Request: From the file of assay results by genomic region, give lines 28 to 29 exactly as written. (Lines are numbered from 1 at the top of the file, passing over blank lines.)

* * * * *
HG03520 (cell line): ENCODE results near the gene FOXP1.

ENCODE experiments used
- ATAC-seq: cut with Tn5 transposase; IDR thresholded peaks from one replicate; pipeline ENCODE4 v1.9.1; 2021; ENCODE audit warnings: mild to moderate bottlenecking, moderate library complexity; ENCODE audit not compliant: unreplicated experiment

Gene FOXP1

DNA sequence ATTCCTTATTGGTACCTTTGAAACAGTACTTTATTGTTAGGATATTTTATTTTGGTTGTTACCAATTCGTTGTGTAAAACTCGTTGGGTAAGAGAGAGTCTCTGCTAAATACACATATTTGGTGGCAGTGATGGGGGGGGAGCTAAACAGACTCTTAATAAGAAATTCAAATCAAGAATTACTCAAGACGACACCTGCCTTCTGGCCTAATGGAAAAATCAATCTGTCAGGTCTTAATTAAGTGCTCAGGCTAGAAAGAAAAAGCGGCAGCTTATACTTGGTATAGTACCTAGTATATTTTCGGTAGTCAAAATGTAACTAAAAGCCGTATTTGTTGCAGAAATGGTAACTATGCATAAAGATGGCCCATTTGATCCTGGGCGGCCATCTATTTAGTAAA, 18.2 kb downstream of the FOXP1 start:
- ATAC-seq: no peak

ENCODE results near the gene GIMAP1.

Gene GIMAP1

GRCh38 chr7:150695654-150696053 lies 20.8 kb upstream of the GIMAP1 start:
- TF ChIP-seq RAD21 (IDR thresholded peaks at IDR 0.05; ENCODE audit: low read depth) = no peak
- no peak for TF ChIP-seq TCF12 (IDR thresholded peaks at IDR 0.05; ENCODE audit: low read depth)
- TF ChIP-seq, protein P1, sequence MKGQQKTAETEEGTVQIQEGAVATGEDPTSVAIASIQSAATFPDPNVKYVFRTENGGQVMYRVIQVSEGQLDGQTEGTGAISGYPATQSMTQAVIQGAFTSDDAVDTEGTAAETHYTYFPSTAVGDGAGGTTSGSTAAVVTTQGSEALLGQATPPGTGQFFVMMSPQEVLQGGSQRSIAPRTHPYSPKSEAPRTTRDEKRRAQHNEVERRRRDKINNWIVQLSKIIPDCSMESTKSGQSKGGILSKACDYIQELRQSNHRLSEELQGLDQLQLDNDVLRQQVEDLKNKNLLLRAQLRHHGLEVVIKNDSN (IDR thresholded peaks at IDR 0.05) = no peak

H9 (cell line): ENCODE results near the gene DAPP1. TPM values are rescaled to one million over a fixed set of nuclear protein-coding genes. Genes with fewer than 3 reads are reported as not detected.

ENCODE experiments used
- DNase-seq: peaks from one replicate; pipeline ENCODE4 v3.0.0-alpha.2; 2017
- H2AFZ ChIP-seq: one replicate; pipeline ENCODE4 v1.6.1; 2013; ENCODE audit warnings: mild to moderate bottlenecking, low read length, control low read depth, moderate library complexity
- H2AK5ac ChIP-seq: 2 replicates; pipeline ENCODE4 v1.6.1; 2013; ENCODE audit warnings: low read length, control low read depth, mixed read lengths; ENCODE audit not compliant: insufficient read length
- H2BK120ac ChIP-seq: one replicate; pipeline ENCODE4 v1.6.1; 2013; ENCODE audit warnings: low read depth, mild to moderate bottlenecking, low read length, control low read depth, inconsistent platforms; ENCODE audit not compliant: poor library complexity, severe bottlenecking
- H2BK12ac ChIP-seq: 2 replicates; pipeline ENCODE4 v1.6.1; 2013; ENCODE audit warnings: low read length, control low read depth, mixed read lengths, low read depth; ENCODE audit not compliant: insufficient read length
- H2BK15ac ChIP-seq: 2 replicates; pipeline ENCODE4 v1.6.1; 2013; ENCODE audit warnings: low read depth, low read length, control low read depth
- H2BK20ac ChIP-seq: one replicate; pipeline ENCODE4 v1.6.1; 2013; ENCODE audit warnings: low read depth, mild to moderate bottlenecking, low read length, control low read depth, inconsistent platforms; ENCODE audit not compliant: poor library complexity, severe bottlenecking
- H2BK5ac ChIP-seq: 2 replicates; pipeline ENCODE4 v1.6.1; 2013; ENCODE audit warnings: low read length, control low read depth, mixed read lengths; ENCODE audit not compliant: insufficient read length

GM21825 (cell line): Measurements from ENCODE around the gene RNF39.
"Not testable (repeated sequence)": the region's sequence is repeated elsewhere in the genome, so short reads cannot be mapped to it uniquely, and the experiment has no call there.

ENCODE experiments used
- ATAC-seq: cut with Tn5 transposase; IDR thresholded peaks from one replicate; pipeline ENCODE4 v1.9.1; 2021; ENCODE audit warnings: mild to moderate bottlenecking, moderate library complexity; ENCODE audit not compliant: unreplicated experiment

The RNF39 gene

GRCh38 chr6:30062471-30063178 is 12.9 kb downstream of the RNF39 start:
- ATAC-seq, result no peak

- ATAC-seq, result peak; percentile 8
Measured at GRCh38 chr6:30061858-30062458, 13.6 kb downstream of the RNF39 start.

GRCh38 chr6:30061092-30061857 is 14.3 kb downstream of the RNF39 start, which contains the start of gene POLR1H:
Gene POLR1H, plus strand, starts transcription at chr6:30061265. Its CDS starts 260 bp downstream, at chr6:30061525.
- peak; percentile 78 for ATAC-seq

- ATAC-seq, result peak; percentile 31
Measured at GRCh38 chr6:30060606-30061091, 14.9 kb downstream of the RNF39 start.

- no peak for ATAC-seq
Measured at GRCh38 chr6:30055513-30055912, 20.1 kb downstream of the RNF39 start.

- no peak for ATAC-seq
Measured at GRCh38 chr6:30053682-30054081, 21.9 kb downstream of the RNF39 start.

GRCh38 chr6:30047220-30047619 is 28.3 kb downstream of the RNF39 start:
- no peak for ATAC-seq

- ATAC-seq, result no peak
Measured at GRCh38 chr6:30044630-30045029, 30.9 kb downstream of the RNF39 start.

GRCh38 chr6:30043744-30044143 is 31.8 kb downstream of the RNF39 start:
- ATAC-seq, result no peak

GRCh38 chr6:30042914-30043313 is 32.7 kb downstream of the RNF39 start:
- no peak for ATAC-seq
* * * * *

GRCh38 chr6:30062471-30063178 is 12.9 kb downstream of the RNF39 start:
- ATAC-seq, result no peak